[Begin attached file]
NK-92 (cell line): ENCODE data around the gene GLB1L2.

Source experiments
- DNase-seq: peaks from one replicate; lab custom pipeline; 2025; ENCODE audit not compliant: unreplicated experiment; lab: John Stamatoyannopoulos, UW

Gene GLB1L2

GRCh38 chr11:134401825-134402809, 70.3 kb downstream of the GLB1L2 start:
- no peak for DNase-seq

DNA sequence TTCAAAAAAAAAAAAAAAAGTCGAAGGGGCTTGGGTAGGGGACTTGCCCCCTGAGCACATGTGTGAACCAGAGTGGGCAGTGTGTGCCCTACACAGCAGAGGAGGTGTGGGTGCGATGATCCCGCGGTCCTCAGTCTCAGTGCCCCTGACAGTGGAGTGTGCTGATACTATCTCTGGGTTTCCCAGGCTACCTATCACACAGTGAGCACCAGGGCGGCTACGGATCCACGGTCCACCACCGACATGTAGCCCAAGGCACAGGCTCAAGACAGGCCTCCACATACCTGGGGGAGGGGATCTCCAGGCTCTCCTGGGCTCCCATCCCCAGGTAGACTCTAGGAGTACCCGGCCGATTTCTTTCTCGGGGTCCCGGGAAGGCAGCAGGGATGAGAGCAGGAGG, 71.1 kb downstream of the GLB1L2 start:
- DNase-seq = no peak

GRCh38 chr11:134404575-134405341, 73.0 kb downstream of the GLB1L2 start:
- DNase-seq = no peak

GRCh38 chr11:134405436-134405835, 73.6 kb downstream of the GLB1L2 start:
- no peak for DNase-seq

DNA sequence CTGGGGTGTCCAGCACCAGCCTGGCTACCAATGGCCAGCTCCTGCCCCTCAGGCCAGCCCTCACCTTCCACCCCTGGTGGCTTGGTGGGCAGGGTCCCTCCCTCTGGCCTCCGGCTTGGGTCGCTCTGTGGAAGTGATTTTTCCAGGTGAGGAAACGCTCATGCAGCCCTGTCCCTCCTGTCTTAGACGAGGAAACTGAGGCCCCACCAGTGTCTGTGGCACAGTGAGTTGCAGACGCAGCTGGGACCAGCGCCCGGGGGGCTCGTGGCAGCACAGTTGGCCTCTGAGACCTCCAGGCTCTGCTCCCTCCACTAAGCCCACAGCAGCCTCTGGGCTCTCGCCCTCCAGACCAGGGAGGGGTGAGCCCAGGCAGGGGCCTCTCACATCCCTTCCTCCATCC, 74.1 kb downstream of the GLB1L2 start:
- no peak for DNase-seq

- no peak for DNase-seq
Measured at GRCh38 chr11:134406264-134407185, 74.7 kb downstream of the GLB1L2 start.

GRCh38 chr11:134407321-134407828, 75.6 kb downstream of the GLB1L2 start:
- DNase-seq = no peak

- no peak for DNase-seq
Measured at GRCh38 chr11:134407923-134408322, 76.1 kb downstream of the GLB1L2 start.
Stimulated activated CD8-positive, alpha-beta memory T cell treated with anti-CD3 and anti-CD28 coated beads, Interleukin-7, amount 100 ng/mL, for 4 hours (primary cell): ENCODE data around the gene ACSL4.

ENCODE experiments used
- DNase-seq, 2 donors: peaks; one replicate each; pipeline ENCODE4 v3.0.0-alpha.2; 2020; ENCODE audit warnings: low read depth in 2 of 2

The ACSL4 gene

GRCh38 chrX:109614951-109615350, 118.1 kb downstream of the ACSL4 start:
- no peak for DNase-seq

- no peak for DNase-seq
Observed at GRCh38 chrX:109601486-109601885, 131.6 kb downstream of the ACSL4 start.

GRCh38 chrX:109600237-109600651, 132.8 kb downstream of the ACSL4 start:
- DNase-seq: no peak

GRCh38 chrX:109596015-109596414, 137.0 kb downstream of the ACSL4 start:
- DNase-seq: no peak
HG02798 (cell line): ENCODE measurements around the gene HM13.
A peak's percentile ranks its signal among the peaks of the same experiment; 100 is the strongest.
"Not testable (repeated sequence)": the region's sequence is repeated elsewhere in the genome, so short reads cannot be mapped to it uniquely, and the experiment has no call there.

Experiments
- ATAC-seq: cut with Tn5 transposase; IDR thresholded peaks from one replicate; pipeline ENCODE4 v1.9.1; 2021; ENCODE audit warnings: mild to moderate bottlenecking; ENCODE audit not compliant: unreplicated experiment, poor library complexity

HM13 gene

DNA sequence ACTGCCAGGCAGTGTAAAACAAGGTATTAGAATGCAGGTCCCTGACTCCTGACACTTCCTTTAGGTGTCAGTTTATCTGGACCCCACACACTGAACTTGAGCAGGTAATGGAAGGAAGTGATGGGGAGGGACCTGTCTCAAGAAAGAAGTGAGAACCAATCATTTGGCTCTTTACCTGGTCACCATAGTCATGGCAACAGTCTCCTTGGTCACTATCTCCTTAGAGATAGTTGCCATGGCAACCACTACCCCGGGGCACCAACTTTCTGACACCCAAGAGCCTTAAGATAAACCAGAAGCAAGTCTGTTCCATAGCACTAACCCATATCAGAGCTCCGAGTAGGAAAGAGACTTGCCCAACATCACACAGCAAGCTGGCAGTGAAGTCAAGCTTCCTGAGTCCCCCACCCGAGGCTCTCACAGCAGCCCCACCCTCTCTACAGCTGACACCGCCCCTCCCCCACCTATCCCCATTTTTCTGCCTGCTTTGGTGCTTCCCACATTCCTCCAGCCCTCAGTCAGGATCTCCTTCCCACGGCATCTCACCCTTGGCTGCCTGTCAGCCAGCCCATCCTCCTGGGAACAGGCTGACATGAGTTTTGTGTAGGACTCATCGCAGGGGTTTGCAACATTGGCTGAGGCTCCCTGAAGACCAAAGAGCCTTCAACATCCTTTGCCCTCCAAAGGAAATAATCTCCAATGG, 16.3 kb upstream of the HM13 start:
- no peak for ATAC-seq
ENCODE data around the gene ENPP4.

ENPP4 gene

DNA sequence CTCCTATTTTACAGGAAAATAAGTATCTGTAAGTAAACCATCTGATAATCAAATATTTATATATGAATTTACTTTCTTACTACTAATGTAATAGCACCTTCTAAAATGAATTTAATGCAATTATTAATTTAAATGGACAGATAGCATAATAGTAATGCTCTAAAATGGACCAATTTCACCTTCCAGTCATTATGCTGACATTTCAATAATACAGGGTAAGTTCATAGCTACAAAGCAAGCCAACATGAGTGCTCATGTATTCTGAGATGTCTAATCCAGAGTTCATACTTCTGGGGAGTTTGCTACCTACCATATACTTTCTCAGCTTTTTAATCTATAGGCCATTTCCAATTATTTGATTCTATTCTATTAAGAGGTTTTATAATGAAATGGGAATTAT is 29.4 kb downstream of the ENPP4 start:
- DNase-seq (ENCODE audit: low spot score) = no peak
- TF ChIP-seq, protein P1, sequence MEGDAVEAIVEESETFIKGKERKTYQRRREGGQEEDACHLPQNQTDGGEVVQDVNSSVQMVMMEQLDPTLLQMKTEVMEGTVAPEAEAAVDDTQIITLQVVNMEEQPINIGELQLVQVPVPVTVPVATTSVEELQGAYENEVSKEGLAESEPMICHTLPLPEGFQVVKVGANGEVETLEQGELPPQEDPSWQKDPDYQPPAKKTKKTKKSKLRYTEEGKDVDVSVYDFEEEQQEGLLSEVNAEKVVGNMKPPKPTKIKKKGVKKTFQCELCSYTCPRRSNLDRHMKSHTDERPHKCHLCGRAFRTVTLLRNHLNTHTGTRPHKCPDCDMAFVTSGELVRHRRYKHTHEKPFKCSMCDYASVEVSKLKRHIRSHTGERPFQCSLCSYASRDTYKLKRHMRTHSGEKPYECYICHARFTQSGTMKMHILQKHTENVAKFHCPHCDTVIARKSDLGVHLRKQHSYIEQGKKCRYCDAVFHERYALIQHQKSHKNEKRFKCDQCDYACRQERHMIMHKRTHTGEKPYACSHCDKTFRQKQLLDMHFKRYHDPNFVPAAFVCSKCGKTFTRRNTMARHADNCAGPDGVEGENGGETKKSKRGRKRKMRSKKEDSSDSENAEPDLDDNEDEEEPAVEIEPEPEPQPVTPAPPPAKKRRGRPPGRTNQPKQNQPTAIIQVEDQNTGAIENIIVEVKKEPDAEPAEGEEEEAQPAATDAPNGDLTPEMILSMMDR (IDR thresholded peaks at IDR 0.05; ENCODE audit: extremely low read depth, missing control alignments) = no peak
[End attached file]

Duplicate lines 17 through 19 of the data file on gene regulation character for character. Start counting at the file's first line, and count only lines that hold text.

GRCh38 chr11:134407321-134407828, 75.6 kb downstream of the GLB1L2 start:
- DNase-seq = no peak

- no peak for DNase-seq